Etienne-Francois de Choiseul Biography


Who is Etienne-Francois de Choiseul? What did Etienne-Francois de Choiseul do? Information on Etienne-Francois de Choiseul biography, life story and career.

Etienne-Francois de ChoiseulEtienne-Francois de Choiseul; (1719-1785), French diplomat and statesman. He was born on June 28, 1719, the son of the Marquis de Stainville. As a young man, then known as the Count de Stainville, he entered the army and served with distinction in the War of the Austrian Succession, achieving in 1748 the rank of lieutenant general. In 1750, Stainville married one of the most delightful women of the 18th century, Louise Honorine Crozat.

Stainville’s personal wealth and influence at court helped him to win the ambassadorship to Rome in 1753. For his services he was awarded the decoration of the Holy Spirit—and was appointed ambassador to Vienna in March 1757. He concluded the second Treaty of Versailles in May 1757, joining France and Austria in an offensive alliance to recover Silesia for Austria. At this time he was made Duke de Choiseul and a peer of France. On Dec. 3, 1758, during a critical juncture in the Seven Years’ War, he succeeded Cardinal Bernis as minister for foreign affairs. He la ter served as minister of the navy, of colonies, and of war and surintendant des postes as well. •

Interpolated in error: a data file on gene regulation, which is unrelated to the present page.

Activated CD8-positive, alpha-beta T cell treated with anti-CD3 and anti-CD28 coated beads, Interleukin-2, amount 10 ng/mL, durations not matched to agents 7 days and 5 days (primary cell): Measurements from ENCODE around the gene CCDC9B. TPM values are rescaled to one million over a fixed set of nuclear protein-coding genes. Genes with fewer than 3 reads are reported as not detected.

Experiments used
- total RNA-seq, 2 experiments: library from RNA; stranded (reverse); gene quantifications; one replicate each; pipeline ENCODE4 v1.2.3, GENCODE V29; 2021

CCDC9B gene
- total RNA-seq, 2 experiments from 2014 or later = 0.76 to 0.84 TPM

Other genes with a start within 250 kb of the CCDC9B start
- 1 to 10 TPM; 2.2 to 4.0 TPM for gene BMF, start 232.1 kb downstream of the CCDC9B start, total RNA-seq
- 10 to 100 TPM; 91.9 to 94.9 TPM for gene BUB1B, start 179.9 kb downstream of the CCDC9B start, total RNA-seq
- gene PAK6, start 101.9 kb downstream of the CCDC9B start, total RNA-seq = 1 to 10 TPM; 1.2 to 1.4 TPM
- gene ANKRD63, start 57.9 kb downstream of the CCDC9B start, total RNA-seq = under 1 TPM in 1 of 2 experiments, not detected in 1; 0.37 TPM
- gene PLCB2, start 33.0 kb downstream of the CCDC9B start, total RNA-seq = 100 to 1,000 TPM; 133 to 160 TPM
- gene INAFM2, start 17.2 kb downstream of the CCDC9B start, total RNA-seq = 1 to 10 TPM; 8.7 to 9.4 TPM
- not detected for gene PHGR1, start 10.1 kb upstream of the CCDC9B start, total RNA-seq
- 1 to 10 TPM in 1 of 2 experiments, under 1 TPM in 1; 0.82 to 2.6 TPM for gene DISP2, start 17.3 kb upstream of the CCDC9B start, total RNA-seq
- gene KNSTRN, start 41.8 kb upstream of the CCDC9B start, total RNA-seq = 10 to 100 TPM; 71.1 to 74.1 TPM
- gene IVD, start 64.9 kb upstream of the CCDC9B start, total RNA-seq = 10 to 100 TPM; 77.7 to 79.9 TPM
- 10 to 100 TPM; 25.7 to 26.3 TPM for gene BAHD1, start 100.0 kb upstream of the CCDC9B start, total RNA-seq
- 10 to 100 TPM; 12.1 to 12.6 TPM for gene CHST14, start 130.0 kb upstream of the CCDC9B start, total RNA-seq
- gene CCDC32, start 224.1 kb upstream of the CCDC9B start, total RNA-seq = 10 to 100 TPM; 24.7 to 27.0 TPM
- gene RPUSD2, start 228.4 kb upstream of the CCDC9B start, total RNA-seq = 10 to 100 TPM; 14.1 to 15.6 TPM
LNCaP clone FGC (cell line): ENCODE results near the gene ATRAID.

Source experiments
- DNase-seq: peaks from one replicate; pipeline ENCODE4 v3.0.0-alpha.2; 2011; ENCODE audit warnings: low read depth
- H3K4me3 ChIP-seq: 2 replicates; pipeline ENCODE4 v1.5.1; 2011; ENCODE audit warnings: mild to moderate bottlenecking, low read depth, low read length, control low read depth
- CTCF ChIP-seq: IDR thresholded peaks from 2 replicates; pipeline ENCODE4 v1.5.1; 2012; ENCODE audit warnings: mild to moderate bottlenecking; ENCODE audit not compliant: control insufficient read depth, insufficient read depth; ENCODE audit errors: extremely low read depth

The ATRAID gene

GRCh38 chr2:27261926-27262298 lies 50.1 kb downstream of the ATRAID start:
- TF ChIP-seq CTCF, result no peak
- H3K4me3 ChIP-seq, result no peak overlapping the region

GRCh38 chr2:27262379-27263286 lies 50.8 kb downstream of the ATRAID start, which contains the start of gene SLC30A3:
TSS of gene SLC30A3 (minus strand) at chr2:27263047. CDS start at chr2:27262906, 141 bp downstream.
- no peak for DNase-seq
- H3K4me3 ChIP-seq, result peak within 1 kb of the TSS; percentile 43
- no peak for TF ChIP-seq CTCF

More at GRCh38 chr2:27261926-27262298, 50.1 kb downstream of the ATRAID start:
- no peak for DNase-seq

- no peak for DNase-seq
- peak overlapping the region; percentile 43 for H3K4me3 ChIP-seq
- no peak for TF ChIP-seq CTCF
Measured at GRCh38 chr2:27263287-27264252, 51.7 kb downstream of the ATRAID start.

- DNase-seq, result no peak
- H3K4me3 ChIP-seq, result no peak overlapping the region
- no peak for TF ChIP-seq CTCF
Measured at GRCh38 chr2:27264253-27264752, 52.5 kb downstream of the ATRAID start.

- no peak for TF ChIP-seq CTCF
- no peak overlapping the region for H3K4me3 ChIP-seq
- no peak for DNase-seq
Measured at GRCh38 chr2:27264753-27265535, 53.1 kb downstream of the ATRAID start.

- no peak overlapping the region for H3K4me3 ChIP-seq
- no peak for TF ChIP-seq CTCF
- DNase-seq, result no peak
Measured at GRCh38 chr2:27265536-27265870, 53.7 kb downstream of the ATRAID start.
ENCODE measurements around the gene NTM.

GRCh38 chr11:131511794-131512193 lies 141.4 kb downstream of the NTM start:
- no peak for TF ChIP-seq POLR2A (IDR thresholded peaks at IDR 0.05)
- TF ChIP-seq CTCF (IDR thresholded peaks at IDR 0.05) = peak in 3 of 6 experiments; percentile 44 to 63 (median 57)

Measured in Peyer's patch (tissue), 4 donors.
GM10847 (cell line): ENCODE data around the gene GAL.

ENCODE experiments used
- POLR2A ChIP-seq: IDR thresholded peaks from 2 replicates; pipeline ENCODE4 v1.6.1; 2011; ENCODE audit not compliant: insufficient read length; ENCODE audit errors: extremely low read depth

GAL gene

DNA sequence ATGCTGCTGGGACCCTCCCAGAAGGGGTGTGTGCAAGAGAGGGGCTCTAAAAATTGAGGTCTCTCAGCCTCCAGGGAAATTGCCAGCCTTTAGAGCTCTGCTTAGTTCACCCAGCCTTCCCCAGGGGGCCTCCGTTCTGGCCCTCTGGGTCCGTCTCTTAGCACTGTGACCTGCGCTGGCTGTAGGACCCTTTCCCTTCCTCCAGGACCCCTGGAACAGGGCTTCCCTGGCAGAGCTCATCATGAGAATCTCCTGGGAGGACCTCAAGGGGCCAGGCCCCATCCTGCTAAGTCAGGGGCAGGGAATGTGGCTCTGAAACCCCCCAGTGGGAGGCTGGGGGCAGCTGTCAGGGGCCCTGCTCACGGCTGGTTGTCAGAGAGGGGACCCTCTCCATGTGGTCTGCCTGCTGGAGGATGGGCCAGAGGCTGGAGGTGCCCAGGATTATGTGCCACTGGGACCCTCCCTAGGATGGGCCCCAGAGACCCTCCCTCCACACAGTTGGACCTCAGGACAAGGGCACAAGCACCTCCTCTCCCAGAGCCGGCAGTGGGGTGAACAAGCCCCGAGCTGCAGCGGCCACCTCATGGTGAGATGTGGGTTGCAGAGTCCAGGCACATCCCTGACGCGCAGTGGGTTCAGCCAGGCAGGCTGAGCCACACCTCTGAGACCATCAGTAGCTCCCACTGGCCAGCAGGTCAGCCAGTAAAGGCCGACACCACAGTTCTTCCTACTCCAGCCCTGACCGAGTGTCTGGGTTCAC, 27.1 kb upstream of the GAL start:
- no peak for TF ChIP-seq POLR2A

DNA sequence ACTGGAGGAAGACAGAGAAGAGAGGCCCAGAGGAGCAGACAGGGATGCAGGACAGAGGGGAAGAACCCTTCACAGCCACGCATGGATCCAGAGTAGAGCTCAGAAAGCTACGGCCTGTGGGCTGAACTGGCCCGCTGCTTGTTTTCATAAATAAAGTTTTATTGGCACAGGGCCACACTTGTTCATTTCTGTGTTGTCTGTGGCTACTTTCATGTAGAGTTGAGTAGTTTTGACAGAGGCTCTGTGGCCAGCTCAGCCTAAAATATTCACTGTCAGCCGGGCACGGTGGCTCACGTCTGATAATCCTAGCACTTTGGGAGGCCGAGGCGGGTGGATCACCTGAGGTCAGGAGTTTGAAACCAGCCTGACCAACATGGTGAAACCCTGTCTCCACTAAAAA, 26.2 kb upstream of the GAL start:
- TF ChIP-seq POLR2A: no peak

Choiseul’s diplomatic skill saved France from the worst consequences of the disastrous Seven Years’ War with Britain. On the one hand, he limited France’s commitments in order to prepare for a separate peace with Britain; on the other hand, he prolonged the war by enticing Spain into the conflict in 1761 on France’s side. Finally, at the Peace of Paris (1763), Choiseul gained valuable concessions for France from Britain at Spain’s expense. He greatly expanded the navy and initiated army reforms that persisted until the Bevolution.

Choiseul did not actively seek the expulsion of the Jesuits from France, as is often alleged. But, indifferent to the order and wearied by the diplomatic complications of its presence in France, he took no measures to save it. Increasing opposition from friends of the Jesuits and from critics of his naval and military programs brought about Choiseul’s fail on Dec. 24, 1770. He was exiled to his estates in Touraine. He was allowed to return to Paris in 1774 but never recovered political power. He died in Paris on May 8, 1785.


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